Record keeping is the key to any successful business. But it’s not just about crossing your t’s and dotting your i’s. It’s not just about making sure all your columns add up. With tax season coming, we will all be soon inundated with images of people trying to compile paper work dig through files and battle computer viruses that suspiciously only attack business and tax records.

But like any other business activity, record keeping is all about planning, which is why, if you haven’t looked into backing your data up in the cloud, now is as good a time as ever.

If you’re unfamiliar with cloud storage, it’s actually pretty simple. It’s a service that enables you to store records on remote servers. Unlike archival storage, having your data in the cloud means not only is it safe – because most cloud services use basic file encryption – but you can have access to it anywhere you are. This is especially helpful if your business requires you to travel. Rather than having to carry copies of client paperwork – which no one really does anymore anyway, I know – or having to rely solely on your laptop — you can streamline your business packing even further by saving copies of your files in the cloud.

Why should I store my important files in some cloud?

Let me answer this with a little anecdote. This story is primarily apocryphal… it gets told and retold, though no one ever seems to have a basis for it. It gets retold because the point of the story is sound regardless of whether it’s factually true.

Before Ernest Hemingway was a famous writer, he was a news stringer in Paris for American newspapers. Once he decided to leave Paris, he packed up all of his creative writing – years’ worth, including all of his carbon copies – in one suitcase. He packed up his wife and infant son, along with some clothes, a few possessions, and that one suitcase. They went down to the street to wait on a cab, but Hemingway ran back up because he forgot something – his favorite pen maybe.

When he made it back to the street, his wife greeted him with the news that one of their suitcases had been stolen. Which suitcase? Just the one that had all of his writing in it – years of work. All the drafts. All the carbon copies.  Gone.

Lucky for Hemingway, he embraced the setback and immediately after wrote The Sun Also Rises, the book that made his career.

My point is this: it’s unwise to keep all of your files and all of your copied, digital or otherwise, in a single place.  Computers, like anything else, can break and wear down. If you are a large business and can maintain your own servers, maybe you don’t think you need cloud storage. But if you are a small business or a sole proprietor, it’s important that you stay as lean and flexible as possible.

No-cost or low cost cloud storage could save you time, money. It can also help you communicate with clients and employees. As the account owner, you can allow or revoke access to partners, employees, and freelancers to suit your needs. There is no more effective way to transfer files too large for most email systems than a cloud service.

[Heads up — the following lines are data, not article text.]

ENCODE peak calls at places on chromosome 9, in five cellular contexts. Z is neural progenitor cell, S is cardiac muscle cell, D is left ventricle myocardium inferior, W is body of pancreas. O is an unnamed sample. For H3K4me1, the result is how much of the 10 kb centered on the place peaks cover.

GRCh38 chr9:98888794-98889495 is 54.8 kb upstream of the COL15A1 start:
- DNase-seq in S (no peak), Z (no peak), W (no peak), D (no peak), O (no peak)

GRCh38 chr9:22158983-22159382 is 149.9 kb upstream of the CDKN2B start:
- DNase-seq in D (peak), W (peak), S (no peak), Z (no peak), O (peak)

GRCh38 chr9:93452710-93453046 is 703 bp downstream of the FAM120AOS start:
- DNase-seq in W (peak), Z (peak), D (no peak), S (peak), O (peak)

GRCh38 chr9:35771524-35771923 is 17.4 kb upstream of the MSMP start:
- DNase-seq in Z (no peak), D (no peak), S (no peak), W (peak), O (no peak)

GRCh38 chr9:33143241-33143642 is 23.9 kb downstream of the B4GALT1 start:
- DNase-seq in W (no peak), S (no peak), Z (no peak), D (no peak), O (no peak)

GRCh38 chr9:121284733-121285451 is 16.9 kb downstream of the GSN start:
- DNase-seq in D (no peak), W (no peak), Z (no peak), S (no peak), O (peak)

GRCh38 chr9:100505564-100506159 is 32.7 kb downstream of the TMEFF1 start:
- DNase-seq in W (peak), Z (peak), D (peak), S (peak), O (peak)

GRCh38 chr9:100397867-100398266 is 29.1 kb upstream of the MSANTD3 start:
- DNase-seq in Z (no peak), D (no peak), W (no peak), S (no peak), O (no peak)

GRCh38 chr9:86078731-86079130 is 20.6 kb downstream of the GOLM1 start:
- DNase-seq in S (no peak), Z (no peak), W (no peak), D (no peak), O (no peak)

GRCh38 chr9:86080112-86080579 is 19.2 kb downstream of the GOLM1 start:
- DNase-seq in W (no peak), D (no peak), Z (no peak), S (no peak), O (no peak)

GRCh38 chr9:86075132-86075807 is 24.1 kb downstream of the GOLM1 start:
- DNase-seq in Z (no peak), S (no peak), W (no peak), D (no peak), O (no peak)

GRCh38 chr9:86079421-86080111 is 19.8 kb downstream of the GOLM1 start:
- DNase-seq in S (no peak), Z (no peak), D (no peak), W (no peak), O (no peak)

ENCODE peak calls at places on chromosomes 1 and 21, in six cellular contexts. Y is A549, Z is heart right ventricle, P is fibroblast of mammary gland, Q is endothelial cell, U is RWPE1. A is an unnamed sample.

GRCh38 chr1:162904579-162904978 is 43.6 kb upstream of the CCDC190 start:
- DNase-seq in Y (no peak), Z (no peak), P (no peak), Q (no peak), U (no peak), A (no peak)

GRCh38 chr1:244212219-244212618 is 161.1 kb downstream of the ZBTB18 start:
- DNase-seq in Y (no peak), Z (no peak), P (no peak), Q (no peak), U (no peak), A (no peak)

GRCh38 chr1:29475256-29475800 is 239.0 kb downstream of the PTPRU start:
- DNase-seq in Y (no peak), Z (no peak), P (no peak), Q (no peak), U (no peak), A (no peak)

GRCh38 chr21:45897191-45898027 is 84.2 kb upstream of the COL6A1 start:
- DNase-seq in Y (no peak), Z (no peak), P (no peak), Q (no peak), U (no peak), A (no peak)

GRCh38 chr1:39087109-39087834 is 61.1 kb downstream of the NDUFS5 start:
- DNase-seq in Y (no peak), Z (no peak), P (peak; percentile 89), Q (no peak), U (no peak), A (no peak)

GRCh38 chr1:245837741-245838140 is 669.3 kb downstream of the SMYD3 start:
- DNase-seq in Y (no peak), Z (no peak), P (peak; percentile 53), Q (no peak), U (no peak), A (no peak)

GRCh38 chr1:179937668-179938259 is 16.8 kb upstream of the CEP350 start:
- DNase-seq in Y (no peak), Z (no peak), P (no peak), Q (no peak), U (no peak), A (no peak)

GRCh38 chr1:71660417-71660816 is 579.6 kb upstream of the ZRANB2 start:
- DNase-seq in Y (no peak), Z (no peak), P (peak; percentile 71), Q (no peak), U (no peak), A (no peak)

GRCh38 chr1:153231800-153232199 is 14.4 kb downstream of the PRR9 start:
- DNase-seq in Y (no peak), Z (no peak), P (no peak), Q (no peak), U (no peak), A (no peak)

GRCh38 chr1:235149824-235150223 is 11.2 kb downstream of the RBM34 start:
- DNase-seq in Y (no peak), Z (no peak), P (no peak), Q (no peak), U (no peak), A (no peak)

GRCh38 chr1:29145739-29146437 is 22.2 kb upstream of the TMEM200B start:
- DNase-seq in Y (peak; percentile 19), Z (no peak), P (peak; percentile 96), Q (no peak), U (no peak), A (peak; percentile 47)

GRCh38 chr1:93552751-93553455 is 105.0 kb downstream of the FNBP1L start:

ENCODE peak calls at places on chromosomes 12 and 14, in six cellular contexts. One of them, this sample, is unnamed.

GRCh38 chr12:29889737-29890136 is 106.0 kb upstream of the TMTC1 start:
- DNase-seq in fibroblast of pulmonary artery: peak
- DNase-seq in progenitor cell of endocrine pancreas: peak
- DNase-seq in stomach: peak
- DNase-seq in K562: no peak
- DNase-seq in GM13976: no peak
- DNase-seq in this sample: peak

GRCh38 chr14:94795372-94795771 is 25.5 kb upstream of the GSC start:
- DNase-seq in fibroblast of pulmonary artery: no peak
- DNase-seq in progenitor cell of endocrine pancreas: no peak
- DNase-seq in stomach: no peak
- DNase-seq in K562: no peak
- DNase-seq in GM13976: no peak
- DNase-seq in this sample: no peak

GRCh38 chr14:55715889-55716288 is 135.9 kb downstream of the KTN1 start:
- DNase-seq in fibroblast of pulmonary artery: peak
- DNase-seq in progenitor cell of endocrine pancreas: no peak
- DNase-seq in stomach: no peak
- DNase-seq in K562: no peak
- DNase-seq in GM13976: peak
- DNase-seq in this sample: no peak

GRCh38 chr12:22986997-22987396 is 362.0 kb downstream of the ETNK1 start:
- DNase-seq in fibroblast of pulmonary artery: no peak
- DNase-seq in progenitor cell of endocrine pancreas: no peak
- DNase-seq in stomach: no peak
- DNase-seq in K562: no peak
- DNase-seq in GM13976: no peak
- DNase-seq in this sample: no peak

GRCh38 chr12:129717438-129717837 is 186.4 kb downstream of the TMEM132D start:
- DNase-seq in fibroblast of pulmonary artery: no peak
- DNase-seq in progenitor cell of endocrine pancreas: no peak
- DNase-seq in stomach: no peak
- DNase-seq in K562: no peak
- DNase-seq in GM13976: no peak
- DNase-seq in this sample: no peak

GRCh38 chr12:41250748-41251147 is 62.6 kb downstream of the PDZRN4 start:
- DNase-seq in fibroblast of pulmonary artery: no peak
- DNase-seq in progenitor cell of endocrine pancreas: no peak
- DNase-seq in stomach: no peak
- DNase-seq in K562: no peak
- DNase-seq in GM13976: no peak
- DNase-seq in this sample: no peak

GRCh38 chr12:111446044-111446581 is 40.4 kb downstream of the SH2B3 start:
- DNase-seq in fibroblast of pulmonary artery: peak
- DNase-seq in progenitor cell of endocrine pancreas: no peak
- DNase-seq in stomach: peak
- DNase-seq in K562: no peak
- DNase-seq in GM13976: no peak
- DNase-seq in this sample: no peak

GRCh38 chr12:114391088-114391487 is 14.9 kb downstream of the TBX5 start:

The cloud is great for accounting, too!

Stay connected to your business… from anywhere!

Many people who use cloud storage use it as a safe and affordable way to archive large files they don’t want to keep on local hard drives to improve computer performance. But did you know that as a small business owner you can also use cloud accounting to make your life a little easier?

Like with cloud based storage and file-sharing, you have several options. With Zoho, for example, not only can you maintain your books, but you can collaborate with clients directly via the client portal, pay out and get paid faster, track inventory and cash flow in real time, and be able to create the detailed kinds of reports any smart business owner needs.

Ok! So how do I go about getting started?

 There are many ways to go about doing it, and depending on your needs, cloud storage doesn’t have to add to your business’s bottom line. Zoho offers several plans starting at $9 per month. QuickBooks Accounting Software has cloud-based capabilities, but it comes at QuickBooks prices. Oracle’s NetSuite also gets good reviews, but you need to contact them through their website to get a tour and cost break down.

If you’re looking for something you can start using with low-cost and high value, though, something like Zoho is your best bet. You will thank yourself for making your business life go that much smoother.

Most cloud storage services – such as Google Docs, OneDrive (for Microsoft Office users), ICloud (predominately Apple users), and Dropbox, just to name a few – offer up to 5GB of storage for free. There are larger accounts for monthly or annual fees.

Signing up for an account is easy. Your User ID is your email address; your password can be as simple or as complex as you like it, within the parameters set by each site.

Please have a safe and happy New Year!

Give the Gift of Time for any occasion

Have you ever thought about giving the Gift of Time?  Everyone needs extra time from time to time, and a gift of a few hours could put you on their “favorites” list!

Contact  MJB’s Bookkeeping Solutions for information on purchasing a Gift Certificate for your Home or  Business Office, or someone you may know that could use an extra hand with bookkeeping, or getting ready for preparing taxes! Credible and tailored bookkeeping and accounting services serving individuals and companies, freeing them to do what they do best – creating value for their customers.

 

Top 9 Reasons For Not Using a Bookkeeper

  1. You have all the Clients you need.
  2. You like multi-tasking.
  3. There is no need to grow your business.
  4. Your account has never been overdrawn
  5. You keep your budget in your head.
  6. You don’t have the office space.
  7. You don’t want to pay employee taxes.
  8. You pay your CPA to reconcile 12 months of receipts and statements.
  9. The IRS will never audit your Business.

MJB’s Bookkeeping Solutions will partner with you to keep your CPA happy.  Contact Us Today.